The Eastern Communication Association (ECA), the largest regional communication association on the East Coast, hosted its annual conference remotely in March with a very appropriate theme: Resilience. I presented my research on how five generations use information and communication technologies and social media, based on an analysis of Pew Research Center data. The differences are quite striking and underscore why it is so important for communicators to understand the communication preferences of their target audiences.

The Pew Research Center defines fine generations:  (1) Generation Z (born 1997-2012, ages 7-22 in 2019), (2) Generation Y (born 1981-1996, ages 23-38 in 2019), (3) Generation X (born 1965-1980, ages 39-54 in 2019), (4) Boomers (born 1946-1964, ages 55-73 in 2019), (5) Silent (born 1928-1945, ages 74-91 in 2019).  I used this categorization as a theoretical basis for my study.


No surprise: younger generations spend more time using digital media

There are generational differences in ICT ownership and usage. Overall, the percentage for younger generations (e.g., Generation Z, Y, X) to own and use a variety of ICTs (e.g., Internet, email, smart phone, game console, social media) are higher than older generations (e.g., Boomers, Silent Generation).

Younger generations tend to spend much more time using the Internet. More than 4 out 5 participants in Generation Z (89%), Y (89%), and X (81%) use the Internet either constantly or several times a day. In terms of using social media, the silent generation is obviously left behind, as less than one-third (28%) are social media users. Thus, the grey divide still exists. Nevertheless, there are always individual differences within each generational cohort.

There are also generational differences in using specific social media platforms.  First, more Generation Z are using Snapchat, Instagram, and Twitter.  Second, comparing with other generations, more Generation Y are Facebook and WhatsApp users.  Third, more Generation Y and Generation X are LinkedIn users, because LinkedIn is the world’s largest professional networking site. The majority of the Generation X and Generation Y were employed when the data was collected. Finally, the only generation that seldom use YouTube is Silent Generation.


Tailoring communication strategies to generational cohorts

The results of my study can help organizational leaders and marketers make data-driven decisions about how to segment audiences based on generational cohorts. Testing generational differences in social media use is important, because many organizations use social media as a marketing tool. Organizations/marketers must customize their social media marketing strategies and choose the right platforms, based on characteristics of their customer base, such as generational cohorts.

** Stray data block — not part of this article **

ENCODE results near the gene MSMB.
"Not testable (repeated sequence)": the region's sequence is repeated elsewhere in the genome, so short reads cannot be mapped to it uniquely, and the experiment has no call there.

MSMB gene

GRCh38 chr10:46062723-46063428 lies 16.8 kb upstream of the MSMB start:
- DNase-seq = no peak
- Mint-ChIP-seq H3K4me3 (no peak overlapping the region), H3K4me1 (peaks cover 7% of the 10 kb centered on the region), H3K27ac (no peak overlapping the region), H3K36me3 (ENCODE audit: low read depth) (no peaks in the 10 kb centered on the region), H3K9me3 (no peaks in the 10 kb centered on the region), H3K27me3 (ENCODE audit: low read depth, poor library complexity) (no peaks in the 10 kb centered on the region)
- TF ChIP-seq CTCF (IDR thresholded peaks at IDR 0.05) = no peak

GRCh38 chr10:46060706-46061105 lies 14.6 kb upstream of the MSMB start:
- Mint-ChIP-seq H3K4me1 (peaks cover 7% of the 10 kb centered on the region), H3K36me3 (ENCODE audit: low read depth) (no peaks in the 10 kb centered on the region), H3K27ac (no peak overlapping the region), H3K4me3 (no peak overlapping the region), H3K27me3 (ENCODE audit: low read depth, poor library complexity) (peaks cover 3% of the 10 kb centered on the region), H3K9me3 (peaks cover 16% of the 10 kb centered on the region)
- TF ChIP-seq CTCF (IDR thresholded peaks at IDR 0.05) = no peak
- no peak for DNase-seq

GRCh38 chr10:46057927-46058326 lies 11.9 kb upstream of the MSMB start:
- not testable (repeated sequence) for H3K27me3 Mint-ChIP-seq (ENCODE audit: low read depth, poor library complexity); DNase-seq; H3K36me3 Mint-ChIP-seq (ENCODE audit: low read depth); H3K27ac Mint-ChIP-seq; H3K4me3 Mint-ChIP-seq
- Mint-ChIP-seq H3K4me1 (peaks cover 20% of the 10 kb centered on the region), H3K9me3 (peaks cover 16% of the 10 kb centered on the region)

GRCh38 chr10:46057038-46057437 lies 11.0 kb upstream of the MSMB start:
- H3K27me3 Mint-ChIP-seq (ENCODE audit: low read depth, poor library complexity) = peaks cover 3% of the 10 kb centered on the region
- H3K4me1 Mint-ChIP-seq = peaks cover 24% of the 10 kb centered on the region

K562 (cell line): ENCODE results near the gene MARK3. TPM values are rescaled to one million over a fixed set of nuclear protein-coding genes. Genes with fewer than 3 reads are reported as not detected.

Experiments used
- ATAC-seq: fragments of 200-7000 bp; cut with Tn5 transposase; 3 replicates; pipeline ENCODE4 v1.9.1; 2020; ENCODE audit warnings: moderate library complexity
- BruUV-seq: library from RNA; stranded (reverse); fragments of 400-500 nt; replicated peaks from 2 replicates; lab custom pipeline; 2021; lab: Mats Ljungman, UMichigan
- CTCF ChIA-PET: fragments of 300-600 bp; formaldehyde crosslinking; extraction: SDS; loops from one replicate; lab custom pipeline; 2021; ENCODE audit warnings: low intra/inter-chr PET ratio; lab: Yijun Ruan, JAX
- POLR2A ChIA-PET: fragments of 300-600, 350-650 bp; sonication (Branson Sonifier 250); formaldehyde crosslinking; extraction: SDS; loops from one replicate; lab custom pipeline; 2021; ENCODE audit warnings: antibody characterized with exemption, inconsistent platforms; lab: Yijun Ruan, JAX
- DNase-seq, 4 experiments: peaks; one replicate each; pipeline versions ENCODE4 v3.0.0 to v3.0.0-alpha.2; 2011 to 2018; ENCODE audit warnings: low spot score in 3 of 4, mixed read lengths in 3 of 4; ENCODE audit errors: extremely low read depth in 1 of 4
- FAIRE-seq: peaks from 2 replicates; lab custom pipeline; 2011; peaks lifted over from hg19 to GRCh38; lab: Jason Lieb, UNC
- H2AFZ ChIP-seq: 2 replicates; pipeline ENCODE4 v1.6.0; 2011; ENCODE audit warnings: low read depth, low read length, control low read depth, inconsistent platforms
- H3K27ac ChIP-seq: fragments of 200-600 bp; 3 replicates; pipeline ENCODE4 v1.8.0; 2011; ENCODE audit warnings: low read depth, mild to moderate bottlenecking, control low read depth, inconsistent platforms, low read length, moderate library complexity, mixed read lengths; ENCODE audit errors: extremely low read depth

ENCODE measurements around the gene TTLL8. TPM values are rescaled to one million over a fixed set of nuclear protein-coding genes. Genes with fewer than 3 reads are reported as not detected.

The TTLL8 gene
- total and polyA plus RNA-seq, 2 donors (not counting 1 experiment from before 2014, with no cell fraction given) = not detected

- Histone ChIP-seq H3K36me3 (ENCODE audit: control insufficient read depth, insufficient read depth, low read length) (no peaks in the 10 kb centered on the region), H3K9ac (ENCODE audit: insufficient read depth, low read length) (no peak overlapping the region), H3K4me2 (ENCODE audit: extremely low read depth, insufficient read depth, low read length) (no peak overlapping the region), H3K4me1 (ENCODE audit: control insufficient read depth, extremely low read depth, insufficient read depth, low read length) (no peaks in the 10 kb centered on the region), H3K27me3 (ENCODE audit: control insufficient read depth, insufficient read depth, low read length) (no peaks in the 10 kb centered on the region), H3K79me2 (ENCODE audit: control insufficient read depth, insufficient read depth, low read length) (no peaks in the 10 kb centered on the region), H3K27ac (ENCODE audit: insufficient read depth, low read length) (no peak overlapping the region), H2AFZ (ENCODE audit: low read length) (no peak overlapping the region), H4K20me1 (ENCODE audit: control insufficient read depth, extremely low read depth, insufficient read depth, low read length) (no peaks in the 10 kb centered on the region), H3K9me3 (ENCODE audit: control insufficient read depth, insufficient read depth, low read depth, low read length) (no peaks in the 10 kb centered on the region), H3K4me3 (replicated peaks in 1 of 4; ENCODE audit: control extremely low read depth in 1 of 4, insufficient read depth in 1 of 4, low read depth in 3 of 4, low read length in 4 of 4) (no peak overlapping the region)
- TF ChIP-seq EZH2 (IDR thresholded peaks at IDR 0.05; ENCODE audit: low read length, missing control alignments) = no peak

For example, Snapchat and Instagram are frequently used by Generation Z.  If organizations would like to reach and sell products to Generation Z, they may use these two platforms.  If organizations would like to build professional relationships with working professionals in Generation X and Generation Y, they may use LinkedIn.  Organizations also need to offer customer care both online, through various media, and offline, by phone, if they have customers in diverse populations.


The value of attending professional conferences — spotting trends

First, there is a consumer behaviors/integrated marketing communication (IMC) panel, offered by Applied Communication Division.  It seems to be a trend for communication programs to offer consumer behaviors courses.  I am glad that we offer CMN6040: Consumer Behaviors in the Online Environment class at our program.  I am currently teaching this class online.

Now, it’s the trend for individuals to shop online and for organizations to use social media to communicate and engage with key audiences.  To respond to the digitalization trend, I have covered important topics in my class, including consumers’ social media usage and online shopping behaviors, customer engagement in social media, electronic word of mouth (eWOM), branding and advertising issues, platform personalities, methodological and analytical perspectives, organizational use of social media marketing, and ethical issues in the social media and e-commerce environments.

Second, social media remains to be an important research topic.  I attended several panels offered by Communication Technology Division.  I found that there are social media papers in almost every panel offered by this division.  Nevertheless, there is something new.  Some colleagues are researching about online conferencing tools, such as Zoom, Microsoft Tams, GoToMeetings, and WebEx.  People use these tools for both instrumental and social purposes.  Thus, it’s interesting to explore how individuals and organizations can use video conferencing to build connections and online communities amid the pandemic.

Third, COVID-19 related research has attracted much scholarly attention.  There are many COVID-19 related papers presented at Health Communication panels.  For example, colleagues are researching about factors affecting individuals’ knowledge, attitudes, and protective health behaviors.  Health misinformation and responses to COVID-19 related conversations on social media are also studied by researchers.

Finally, crisis communication and corporate social responsibility (CSR) are the current research issues in public relations (PR).  Because of the COVID-19 pandemic, these two research topics become extremely important.  I take a look at our program’s public relations curriculum.  We do cover both topics in our PR courses.  By doing so, we can prepare our graduate students to be effective communicators who can help their organizations adapt to environmental changes.

It’s my great pleasure sharing thoughts, ideas, and research findings with you!


Posted by Ming-Yi Wu, Faculty